I am a poet who is a woman, not a woman poet. - Ruth Fainlight
About Ruth Fainlight
Ruth Fainlight (b. New York, 1931) is an award-winning poet and translator, whose collections, starting with Cages in 1966, have spanned five decades. Her 1976 collection Another Full Moon was described by Peter Porter as having "the steadiness and clarity of the moon itself", and A S Byatt has said of her poems that they "give us truly new visions of usual and mysterious events". Fainlight has lived in England since the age of 15, achieving success in fiction, translation and opera libretti as well as poetry. She became a Fellow of the Royal Society of Literature in 2008.
On the process of writing a poem, Fainlight has said: "Like every other living organism, its development is a unique combination of unassailable laws and the entirely unexpected". One hallmark of her work is the special attention she pays to the apparently ordinary stuff of life, finding strangeness and even mysticism beneath familiar surfaces. Domestic life often contains and reveals the most significant truths. 'Handbag', for instance, with its intimate textures and smells, conjures an entire world, moving in just twelve lines from the smallness of the everyday objects carried around by the mother to a formidable list of human experiences : "womanliness, / and love, and anguish, and war".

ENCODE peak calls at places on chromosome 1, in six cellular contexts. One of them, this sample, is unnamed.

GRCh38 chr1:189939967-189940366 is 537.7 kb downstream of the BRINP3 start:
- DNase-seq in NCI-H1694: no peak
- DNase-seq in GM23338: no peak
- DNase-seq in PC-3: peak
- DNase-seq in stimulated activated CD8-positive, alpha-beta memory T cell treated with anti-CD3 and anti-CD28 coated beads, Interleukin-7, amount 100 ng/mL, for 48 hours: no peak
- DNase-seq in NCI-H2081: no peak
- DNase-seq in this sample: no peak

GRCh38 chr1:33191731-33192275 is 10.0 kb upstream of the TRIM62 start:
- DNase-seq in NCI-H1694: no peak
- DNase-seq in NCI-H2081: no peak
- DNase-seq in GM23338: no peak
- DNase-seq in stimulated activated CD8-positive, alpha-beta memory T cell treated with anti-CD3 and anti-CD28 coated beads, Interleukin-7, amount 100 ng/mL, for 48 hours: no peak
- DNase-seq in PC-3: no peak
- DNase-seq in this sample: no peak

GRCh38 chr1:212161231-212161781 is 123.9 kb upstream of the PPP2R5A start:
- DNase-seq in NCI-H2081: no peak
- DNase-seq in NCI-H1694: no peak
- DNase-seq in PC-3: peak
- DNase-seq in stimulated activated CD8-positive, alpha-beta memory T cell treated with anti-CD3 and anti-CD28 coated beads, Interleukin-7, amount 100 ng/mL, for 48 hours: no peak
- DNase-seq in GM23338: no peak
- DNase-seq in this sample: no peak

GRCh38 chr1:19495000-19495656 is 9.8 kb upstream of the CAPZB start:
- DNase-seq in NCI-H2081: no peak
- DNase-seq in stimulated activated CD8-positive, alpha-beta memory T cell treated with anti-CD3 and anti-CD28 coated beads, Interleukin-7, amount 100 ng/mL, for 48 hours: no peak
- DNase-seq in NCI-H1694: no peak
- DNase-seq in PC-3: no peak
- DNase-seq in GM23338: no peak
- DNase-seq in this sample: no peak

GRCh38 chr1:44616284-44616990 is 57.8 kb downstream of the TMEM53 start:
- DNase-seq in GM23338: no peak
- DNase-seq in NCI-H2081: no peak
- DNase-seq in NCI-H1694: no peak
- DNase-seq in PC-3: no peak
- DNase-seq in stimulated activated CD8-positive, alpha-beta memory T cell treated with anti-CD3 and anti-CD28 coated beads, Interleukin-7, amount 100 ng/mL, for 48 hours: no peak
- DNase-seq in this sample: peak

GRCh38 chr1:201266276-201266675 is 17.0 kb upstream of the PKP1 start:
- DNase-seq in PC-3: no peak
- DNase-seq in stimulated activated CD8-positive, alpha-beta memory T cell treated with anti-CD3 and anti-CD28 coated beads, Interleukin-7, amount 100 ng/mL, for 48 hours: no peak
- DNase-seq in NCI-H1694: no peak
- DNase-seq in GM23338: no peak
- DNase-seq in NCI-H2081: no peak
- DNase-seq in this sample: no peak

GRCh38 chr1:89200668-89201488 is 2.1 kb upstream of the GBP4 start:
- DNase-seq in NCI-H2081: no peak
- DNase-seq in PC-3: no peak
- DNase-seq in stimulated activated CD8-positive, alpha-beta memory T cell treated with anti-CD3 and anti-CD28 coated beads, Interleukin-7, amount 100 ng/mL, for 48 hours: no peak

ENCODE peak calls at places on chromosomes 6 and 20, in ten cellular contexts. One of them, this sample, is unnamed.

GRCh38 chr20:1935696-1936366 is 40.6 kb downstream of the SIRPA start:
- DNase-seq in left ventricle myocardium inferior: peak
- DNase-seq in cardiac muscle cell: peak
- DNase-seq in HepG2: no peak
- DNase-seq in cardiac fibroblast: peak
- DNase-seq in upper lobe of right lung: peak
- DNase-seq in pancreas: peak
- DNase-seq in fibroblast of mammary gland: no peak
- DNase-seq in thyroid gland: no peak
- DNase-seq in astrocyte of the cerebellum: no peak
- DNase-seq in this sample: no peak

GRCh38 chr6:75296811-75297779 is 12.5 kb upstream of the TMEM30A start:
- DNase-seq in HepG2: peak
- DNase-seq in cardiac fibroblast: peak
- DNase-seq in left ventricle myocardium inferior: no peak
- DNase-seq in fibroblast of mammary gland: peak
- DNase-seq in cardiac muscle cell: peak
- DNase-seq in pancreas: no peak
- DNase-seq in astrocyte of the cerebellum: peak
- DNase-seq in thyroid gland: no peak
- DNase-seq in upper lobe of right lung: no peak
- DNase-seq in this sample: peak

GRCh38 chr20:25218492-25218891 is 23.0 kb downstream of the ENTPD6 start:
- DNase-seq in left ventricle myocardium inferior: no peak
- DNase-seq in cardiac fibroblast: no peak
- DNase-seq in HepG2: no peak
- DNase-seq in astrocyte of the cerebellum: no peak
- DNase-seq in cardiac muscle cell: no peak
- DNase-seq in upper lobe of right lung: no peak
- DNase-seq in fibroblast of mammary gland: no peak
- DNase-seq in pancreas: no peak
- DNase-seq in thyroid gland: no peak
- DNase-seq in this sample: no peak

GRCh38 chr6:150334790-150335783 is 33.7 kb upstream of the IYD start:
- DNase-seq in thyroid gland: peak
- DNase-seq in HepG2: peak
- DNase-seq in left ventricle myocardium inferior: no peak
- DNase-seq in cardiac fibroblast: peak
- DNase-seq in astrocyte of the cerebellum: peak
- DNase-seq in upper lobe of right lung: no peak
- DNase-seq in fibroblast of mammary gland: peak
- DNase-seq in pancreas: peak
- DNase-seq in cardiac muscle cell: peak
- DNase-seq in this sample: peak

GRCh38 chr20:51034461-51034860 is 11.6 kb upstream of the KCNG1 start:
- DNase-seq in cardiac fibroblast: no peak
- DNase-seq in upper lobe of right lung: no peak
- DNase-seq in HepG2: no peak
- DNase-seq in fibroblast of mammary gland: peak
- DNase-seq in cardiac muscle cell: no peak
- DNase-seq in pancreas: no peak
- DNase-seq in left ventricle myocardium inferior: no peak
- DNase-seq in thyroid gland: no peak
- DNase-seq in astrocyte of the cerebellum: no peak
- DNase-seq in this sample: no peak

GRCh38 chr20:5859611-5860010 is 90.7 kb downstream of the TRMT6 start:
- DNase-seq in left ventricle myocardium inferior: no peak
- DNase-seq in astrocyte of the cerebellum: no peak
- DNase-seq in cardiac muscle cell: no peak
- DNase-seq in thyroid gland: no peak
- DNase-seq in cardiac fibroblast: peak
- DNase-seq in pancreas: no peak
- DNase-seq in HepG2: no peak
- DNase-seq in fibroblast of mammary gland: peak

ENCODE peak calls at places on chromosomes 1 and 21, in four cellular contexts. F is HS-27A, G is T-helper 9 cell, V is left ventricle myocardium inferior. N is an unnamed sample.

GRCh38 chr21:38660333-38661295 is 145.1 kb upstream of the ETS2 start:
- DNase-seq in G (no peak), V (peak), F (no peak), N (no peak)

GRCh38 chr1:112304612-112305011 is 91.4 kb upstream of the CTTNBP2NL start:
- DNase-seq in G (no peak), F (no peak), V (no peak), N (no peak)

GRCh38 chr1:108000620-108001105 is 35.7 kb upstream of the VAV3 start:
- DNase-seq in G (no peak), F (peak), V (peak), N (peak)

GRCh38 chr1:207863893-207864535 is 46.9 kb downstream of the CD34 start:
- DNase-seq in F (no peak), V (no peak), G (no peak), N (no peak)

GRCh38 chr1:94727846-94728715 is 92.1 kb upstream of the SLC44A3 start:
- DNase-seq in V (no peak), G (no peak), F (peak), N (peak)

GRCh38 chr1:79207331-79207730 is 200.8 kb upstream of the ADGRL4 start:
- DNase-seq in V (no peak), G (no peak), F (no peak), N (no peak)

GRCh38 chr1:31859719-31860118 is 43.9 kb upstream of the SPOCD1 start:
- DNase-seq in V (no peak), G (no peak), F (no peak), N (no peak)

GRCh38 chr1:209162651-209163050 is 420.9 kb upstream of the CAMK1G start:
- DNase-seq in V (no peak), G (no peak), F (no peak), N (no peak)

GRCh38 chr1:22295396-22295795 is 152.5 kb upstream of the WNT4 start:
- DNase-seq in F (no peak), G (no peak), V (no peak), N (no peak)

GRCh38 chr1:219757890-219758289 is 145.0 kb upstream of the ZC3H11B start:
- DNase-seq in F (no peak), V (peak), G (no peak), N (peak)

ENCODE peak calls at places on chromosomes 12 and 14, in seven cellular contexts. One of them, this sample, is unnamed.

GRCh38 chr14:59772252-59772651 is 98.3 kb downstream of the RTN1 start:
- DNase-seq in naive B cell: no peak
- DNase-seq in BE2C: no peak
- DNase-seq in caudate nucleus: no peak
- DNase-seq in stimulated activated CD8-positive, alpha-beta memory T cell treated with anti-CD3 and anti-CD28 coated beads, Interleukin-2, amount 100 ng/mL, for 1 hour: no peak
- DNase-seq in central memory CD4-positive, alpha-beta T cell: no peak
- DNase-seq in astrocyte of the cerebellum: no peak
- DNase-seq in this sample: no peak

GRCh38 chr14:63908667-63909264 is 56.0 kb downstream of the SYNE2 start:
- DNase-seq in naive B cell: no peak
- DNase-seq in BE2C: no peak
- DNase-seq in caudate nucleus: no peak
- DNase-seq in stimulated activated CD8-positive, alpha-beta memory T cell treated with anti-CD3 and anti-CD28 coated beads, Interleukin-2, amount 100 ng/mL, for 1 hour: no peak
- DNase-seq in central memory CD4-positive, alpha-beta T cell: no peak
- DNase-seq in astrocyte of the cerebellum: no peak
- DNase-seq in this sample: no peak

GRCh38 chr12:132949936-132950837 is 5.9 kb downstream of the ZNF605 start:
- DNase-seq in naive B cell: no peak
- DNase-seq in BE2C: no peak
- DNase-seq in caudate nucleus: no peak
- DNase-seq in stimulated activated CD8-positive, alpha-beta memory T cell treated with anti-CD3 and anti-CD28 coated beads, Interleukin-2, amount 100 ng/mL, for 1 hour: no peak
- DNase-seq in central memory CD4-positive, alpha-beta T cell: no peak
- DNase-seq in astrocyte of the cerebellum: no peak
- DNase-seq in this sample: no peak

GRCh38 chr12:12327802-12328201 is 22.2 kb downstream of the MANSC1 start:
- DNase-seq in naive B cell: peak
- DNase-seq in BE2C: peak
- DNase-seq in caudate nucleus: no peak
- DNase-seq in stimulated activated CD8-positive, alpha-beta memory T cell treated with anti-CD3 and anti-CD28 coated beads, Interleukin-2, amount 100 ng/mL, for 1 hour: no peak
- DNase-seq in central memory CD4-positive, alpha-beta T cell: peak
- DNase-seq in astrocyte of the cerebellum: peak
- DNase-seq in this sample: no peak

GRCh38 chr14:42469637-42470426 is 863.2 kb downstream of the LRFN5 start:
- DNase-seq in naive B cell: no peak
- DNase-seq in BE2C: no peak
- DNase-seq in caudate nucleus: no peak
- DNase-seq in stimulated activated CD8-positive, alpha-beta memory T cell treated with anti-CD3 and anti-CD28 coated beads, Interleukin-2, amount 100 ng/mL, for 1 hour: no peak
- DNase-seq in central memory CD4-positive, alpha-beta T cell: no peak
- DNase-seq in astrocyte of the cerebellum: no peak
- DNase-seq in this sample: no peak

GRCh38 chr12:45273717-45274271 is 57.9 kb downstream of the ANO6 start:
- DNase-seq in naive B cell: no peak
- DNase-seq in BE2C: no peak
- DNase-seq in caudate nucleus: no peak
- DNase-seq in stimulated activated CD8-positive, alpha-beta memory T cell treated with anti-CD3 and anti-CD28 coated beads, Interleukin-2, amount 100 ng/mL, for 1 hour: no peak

Fainlight often uses keen physical memories as a way of creating surprise and coherence. In her poem 'Blankets', for example, the "old blue blankets" are so loaded with recollections of childhood nightmares and illness, they are not so much comforting as "potent and dangerous". Ageing and loss are more directly confronted in 'Friends' Photos', which mourns the "lost glamour" of youth. While many of the poems are intensely autobiographical, others take their inspiration from elsewhere: the real and imagined lives of others (such as the Russian poet Anna Akhmatova), and religious and mythical figures, including the Sibyls. 'Elegant Sibyl' is one of dozens of poems Fainlight has written about these ambiguous females with their prophetic gifts.
Ruth Fainlight and Sylvia Plath were friends in the years shortly before Plath's death, and it is possible to make connections, both thematic and stylistic, between the two. Their reading styles, however, are quite different. Fainlight's voice is full of warmth and quiet intensity; her skilful pacing and punctuation makes this a beautifully clear and rewarding experience for the listener.
This recording was made on November 12th 2007 at the Audio Workshop, London and was produced by Richard Carrington.